Alex Momont was a student at the Delft University of Technology who in 2014 had a passion for drones and wanted to find a positive use for the technology.  Partnering with Living Tomorrow and the University Hospital of Ghent, Momant developed the ambulance drone to deliver emergency supplies to a victim ahead of EMT arrival.  Today ambulance drones are in used in a number of cities and have the potential to cut down arrival time of supplies by an average of 16 minutes.  Not only does the drone deliver materials, it also gives instructions to those around the victim on how to use the supplies available.  Cardiac arrest victims most often need to be cared for within 4 – 10 minutes, so cutting any arrival time by an average of 16 minutes has high potential to save lives.  I would count that as a win.

Taylor Swift is now a household name, and some may be rolling their eyes when they hear that name come out of my mouth.  But Taylor Swift is a millennial who understands the power of technology, particularly social media, to further her career and her message. After a long hiatus, the musician released a new song on YouTube on Aug 24, 2017.  By Aug 27, 2017 the video had 35.4 million views and 206,106 comments.  She boasts 102 million followers on Instagram and 85.4 million followers on Twitter.  In 2015 Ms. Swift posted a letter directed towards Apple Music on her Tumblr account derailing the company for not paying artists during the company’s 30-day free trial of the product and pulling all of her music until the company agreed to pay artists.  Most recently the artist has gone through a very public trial in which she was accused of improper involvement of the firing of a disk jockey and she instead of backing down countersued accusing the other party of sexual assault.  The proceedings, which remained very public throughout, concluded Aug 14, 2017 and sided in favor of Swift with an award of $1 meant to be symbolic and support victims of sexual assault cases that had not been made public.  While there is no doubt that Taylor Swift would have been a great artist without social media, the things she has done and the acclaim she has found would have been impossible for any artist before her attempting to speak directly to her fans.

Oscar Schwartz is a poet who is asking the world if computers can write poetry.  A writer, researcher, and teacher in Darwin, Australia, Schwartz is looking into what it means to be human and how interaction with technology changes that.  Right now, he is running a project that looks into 7 of the jobs least likely to be automated.  What he wants to know is what makes up those occupations, how they might be automated (if they can be) and if they are automated what creative bits may be lost.  He and partners have started the site Bot or Not which uses the Turing test and allows users to determine whether poetry examples are created by a human or an algorithm.  Continuously questioning what the difference between human and computer is, the researcher believes the computer is a mirror reflecting human back on human.  As technology becomes even more an integral part of our lives, this continuous reflection on what makes us human and what makes a computer a computer may be exactly what we need.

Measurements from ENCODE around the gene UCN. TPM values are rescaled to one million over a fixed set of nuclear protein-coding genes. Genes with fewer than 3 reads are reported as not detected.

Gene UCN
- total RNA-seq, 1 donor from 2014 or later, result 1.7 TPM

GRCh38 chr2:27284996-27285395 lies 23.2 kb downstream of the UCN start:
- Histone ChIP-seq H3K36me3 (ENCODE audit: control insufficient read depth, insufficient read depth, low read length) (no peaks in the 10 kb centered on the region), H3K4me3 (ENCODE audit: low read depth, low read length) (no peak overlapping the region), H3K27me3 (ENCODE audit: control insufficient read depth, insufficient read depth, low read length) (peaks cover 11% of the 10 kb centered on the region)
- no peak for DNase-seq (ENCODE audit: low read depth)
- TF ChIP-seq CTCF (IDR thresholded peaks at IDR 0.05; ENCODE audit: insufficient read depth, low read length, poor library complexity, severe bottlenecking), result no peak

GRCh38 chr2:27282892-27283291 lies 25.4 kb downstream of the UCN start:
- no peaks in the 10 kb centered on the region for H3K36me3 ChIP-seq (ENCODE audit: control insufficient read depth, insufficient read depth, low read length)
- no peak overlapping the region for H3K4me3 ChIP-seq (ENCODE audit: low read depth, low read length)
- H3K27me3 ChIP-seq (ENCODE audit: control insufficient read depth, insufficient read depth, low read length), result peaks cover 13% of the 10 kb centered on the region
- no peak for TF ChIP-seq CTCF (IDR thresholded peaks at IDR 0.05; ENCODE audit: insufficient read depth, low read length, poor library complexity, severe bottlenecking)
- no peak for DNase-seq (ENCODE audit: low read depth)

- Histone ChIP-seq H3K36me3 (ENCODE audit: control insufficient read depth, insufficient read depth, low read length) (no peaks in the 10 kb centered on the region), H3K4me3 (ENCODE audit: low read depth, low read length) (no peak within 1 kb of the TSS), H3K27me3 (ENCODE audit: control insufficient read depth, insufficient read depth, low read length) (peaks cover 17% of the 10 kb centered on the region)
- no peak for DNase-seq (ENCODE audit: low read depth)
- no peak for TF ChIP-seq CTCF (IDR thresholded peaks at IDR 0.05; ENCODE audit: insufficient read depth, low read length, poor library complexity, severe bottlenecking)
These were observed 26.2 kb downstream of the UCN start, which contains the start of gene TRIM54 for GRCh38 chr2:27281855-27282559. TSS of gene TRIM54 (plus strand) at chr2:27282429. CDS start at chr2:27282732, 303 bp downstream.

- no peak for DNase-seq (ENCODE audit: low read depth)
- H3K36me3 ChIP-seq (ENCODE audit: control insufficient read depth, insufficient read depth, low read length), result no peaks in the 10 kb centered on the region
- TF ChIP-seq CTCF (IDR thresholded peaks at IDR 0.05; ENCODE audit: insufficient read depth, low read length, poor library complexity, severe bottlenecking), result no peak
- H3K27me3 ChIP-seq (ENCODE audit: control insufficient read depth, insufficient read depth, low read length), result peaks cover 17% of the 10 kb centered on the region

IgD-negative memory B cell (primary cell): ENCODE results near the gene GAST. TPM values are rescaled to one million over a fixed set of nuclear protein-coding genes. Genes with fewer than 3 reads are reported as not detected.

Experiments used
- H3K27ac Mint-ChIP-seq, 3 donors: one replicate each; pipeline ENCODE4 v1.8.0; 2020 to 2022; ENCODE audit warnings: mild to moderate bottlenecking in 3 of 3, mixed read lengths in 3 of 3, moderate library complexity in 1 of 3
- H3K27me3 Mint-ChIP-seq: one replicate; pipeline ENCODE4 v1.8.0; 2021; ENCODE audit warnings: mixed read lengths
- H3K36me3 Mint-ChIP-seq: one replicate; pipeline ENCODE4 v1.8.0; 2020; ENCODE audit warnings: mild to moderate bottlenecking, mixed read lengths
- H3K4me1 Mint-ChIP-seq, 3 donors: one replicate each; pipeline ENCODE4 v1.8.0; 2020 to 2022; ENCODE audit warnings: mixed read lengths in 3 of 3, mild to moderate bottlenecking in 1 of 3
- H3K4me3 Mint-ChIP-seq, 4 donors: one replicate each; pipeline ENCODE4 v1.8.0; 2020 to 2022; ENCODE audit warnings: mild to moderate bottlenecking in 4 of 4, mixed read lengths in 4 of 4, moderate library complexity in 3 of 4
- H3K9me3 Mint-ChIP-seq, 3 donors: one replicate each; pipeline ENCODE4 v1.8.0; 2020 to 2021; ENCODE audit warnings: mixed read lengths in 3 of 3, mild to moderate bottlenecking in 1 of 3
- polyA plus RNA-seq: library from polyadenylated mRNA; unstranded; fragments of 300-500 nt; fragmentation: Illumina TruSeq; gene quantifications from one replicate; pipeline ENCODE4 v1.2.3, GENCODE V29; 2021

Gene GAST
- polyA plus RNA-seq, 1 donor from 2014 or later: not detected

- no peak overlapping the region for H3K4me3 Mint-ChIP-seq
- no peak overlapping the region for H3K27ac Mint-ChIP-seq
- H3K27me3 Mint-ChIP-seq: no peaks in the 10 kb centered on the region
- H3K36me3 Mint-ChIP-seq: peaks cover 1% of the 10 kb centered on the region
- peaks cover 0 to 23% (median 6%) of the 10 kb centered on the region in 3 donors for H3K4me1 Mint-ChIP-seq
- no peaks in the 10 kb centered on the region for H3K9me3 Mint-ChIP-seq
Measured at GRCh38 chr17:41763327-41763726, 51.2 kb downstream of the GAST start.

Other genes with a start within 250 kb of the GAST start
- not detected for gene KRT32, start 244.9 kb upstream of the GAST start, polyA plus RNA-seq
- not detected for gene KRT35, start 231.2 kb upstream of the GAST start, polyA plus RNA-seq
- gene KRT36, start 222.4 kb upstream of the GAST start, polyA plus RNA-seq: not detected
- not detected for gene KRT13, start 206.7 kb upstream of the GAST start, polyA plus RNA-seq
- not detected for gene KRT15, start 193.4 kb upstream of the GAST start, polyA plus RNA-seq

Ideal World:

We millennials know what we’re doing just about as much as everyone else.  I think the difference lies in the fact that we want to change that.  Maybe I’m young and naïve and we’re all young and naïve.  There are better ways of doing things though and with the access to technology we now have those better ways are more possible than ever.  In my mind, a perfect world includes the cooperation of millennials and the generations before and after to use the brilliant tools we have at our fingertips to get us that much closer to zero marginal cost.  That’s what we all want, right?  More leisure time without having to sacrifice standard of living.  Between expertise of the generation and the amazing advancements in things like AI, blockchain, and quantum computing I believe that we can get close within our lifetimes.

That’s it for today everyone.  I know that was a bit different what I’ve done the last few weeks but trust me, it fits into the puzzle.  Every society needs early adopters and now there is a whole generation of us.  Next week we talk about the data storage revolution, because where else are we going to put all this information we’re creating? Til next week!

All the best,

Amanda

 

References:

Episode 1: The Manifesto

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Transcript of Audio:

Hello everyone.  My name is Amanda.  This is Three Deviations Out.  The term comes from statistics, where it is used to track outliers and generally discard them to create a more normalized sample set.  Normalized sample sets drive good, economic decision making.  Here I plan to explore those outliers, what makes them so fascinating, and what their impact on the world is.  Because while the majority drive global trends, the outliers cause revolutions.

On Three Deviations Out you will mostly find technology, because like it or not it is ingrained in nearly everything we humans do these days.  The focus will sometimes be on the tech and sometimes be on how the tech is allowing for socioeconomic change.  However, as the proprietor of this establishment I I maintain full rights to talk about absolutely anything I want.  My mom says I’m fairly cool and interesting so hopefully I don’t disappoint.  If I do, feel free to let me know in the comments below.  I am also open to suggestions for topics you see as outliers, and may or may not end up exploring them here.  I hope my lack of commitment doesn’t drive you away.

Most of these posts are going to be podcast style with transcripts, as is here, but I will also be posting infographics, data graphs, and videos of my dog explaining quantum mechanics.

On a last note, my opinions are my own and should not be taken as financial, technological, or any other kind of advice.  I am a specialist of nothing.

Next week we will be talking about blockchain technology: how it came about, what the tech behind it is, and how it can impact our institutions.

All the Best,

Amanda